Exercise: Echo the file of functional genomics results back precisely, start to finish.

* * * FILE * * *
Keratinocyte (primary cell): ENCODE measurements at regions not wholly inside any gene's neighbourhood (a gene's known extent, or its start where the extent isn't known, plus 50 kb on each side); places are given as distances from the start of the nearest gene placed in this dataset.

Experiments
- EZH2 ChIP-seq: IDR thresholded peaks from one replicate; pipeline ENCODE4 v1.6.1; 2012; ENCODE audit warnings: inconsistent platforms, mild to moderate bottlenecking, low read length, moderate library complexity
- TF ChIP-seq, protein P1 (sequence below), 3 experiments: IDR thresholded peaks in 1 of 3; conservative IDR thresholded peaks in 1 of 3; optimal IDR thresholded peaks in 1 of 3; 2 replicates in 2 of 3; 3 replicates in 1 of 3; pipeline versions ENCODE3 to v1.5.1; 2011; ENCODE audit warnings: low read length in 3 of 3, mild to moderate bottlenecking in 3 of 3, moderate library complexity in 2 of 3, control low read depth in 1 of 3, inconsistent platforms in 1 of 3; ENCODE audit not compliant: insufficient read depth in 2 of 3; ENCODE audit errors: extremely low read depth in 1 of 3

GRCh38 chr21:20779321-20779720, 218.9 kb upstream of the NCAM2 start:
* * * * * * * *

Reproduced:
Keratinocyte (primary cell): ENCODE measurements at regions not wholly inside any gene's neighbourhood (a gene's known extent, or its start where the extent isn't known, plus 50 kb on each side); places are given as distances from the start of the nearest gene placed in this dataset.

Experiments
- EZH2 ChIP-seq: IDR thresholded peaks from one replicate; pipeline ENCODE4 v1.6.1; 2012; ENCODE audit warnings: inconsistent platforms, mild to moderate bottlenecking, low read length, moderate library complexity
- TF ChIP-seq, protein P1 (sequence below), 3 experiments: IDR thresholded peaks in 1 of 3; conservative IDR thresholded peaks in 1 of 3; optimal IDR thresholded peaks in 1 of 3; 2 replicates in 2 of 3; 3 replicates in 1 of 3; pipeline versions ENCODE3 to v1.5.1; 2011; ENCODE audit warnings: low read length in 3 of 3, mild to moderate bottlenecking in 3 of 3, moderate library complexity in 2 of 3, control low read depth in 1 of 3, inconsistent platforms in 1 of 3; ENCODE audit not compliant: insufficient read depth in 2 of 3; ENCODE audit errors: extremely low read depth in 1 of 3

GRCh38 chr21:20779321-20779720, 218.9 kb upstream of the NCAM2 start: